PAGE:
In this context, I also call on the U.S. Congress to examine the possibility of setting up a commission on the Ukrainian genocide following the historic example of the U.S. Commission on the Ukraine Famine, which was set up in 1984. The aim would be similar: To establish and investigate facts, as well as expand the world’s knowledge of this crime and better inform the American public about it.

Accounts of the witnesses of this genocide are petrifying. Ukrainian women raped by Russian soldiers who said they would make them “never think of a Ukrainian man again.” Unarmed Ukrainian activists and human rights defenders who were rounded up by Russian forces in the occupied villages and shot down in cold blood, in their foreheads, with their hands tied behind their backs. All of this under an accompaniment of Russian state propaganda portraying Ukrainians as “Nazis” and a call to “finish off the scum,” as one of Russia’s top-propagandists put it.

When I first learned about the massacre in Bucha and saw photos of the humiliated bodies of civilians in the newly liberated areas around Kyiv, I could not sleep. This was the first time since the onset of Russia’s full-scale invasion that I simply could not close my eyes, because my mind kept being bombarded with the horrible images of inhumane, barbaric murders of innocent Ukrainian men and women on the sole basis that they were Ukrainians.

We in Ukraine know all too well what genocide means, because this is not the first time we have witnessed it. Genocide is part of Ukraine’s collective memory, a pain that thousands of Ukrainian families pass from one generation to another by word of mouth.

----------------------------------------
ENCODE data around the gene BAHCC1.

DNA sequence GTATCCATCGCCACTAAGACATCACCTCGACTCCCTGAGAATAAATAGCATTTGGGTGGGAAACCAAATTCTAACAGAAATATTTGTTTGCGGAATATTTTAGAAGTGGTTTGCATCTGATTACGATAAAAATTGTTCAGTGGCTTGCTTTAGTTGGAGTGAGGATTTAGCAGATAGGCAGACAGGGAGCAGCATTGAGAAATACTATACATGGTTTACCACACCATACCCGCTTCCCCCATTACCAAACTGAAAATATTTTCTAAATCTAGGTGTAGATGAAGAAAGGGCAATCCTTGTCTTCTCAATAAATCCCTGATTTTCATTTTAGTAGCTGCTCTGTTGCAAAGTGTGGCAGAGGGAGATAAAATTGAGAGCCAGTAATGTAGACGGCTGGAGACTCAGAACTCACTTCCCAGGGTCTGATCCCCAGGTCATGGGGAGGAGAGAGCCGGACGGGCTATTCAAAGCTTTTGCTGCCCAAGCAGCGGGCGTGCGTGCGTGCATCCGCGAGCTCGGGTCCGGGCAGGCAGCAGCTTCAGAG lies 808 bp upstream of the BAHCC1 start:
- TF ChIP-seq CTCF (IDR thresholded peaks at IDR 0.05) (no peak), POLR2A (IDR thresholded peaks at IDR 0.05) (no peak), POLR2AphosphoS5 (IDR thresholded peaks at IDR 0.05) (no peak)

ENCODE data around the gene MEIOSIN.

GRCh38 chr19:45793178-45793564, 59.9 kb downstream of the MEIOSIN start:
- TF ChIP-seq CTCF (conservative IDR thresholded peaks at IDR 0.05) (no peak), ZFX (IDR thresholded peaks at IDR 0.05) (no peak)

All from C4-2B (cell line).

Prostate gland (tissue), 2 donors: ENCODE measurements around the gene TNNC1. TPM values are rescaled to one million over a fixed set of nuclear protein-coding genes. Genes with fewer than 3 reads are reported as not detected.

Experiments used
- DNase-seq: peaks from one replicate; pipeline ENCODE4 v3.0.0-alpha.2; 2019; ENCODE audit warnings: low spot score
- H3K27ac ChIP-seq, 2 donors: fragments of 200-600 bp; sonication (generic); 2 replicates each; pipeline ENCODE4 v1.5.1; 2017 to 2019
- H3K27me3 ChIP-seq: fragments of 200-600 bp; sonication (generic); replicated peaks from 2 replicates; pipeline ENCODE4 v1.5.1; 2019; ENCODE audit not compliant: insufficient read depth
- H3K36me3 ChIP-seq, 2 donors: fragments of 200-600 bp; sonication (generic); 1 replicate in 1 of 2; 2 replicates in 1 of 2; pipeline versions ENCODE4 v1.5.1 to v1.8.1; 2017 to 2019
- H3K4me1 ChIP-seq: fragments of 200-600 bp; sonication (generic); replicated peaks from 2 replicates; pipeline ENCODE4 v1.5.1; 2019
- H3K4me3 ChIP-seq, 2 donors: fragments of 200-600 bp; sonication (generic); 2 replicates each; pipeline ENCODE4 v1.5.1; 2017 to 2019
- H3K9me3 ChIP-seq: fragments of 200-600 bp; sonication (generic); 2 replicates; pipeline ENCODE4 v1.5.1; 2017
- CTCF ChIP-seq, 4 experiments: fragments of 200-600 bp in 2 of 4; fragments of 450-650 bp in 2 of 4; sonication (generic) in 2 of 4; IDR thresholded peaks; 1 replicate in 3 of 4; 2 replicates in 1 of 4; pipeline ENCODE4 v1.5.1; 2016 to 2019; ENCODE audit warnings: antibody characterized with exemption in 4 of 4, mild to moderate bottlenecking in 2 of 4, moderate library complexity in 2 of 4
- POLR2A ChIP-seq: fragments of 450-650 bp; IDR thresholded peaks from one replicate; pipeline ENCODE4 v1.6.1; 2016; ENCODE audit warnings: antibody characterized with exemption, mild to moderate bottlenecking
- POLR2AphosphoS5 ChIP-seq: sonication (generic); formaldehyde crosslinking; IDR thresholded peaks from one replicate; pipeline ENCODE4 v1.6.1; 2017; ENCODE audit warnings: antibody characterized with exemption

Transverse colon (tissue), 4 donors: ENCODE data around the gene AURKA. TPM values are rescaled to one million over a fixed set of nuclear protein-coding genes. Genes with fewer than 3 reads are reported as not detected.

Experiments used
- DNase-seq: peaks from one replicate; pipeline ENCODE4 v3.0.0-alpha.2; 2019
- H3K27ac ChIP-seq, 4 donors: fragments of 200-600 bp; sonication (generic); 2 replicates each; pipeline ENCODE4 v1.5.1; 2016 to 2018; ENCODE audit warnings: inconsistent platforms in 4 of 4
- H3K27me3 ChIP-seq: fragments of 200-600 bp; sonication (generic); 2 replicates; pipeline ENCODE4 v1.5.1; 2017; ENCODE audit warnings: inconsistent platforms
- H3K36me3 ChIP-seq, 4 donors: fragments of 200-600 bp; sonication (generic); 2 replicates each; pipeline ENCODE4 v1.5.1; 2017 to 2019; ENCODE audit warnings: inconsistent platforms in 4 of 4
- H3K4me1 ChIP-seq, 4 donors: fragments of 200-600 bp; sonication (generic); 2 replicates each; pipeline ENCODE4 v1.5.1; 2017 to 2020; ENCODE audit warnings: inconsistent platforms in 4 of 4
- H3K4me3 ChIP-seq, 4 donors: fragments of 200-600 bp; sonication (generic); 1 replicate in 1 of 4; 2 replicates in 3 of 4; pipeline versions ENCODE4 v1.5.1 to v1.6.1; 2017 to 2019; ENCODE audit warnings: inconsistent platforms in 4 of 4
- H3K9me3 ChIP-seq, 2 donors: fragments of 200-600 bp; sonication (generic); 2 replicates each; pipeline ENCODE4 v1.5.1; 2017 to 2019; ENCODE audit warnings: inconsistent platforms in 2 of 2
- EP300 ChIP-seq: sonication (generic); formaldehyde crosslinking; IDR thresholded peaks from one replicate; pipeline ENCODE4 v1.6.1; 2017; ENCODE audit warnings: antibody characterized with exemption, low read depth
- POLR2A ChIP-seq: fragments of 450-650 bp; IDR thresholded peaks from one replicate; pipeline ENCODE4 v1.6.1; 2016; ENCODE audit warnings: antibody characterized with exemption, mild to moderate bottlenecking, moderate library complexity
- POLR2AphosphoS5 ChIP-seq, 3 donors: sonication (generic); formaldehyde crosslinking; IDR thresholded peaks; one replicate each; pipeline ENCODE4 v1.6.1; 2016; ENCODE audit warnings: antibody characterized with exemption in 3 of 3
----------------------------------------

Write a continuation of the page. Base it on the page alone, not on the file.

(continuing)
Less than a century ago, in 1932-1933, Joseph Stalin and his regime starved millions of Ukrainians to death during the Holodomor genocide, an artificial famine aimed at destroying Ukrainians as a national group. A decade later, Nazis occupied Ukraine and killed millions of Ukrainian Jews during the Holocaust.

This is why we take any accusations of genocide very seriously. When Russians tried to manipulate the word to justify their invasion, we immediately appealed to the International Court of Justice, and it took our side, stating that there had been no evidence to back Russia’s claims of a “genocide of Russian-speakers” committed by Ukraine prior to the invasion. Now we are focused on proving that Russians have been committing genocide against Ukrainians in the course of their war.

We cannot and will not forget. This is our duty not only before the victims but before all future generations. All perpetrators of this genocide must be held accountable. Only then will we all be able to utter the sacred words “never again” sincerely. I call on the Biden administration, as well as the U.S. Congress and the wider American public, to stand with the Ukrainian people in our quest for truth and justice.

Dmytro Kuleba is the foreign minister of Ukraine.

Tags Biden Bucha Dmytro Kuleba Dmytro Kuleba Genocide holodomor Kyiv Russia Russia-Ukraine conflict Russia-Ukraine war Russia-Ukraine war russian invasion of ukraine Ukraine Ukraine invasion Vladimir Putin Volodymyr Zelensky Zelensky

More International News

See All

Most Popular

Load more

Video

See all Video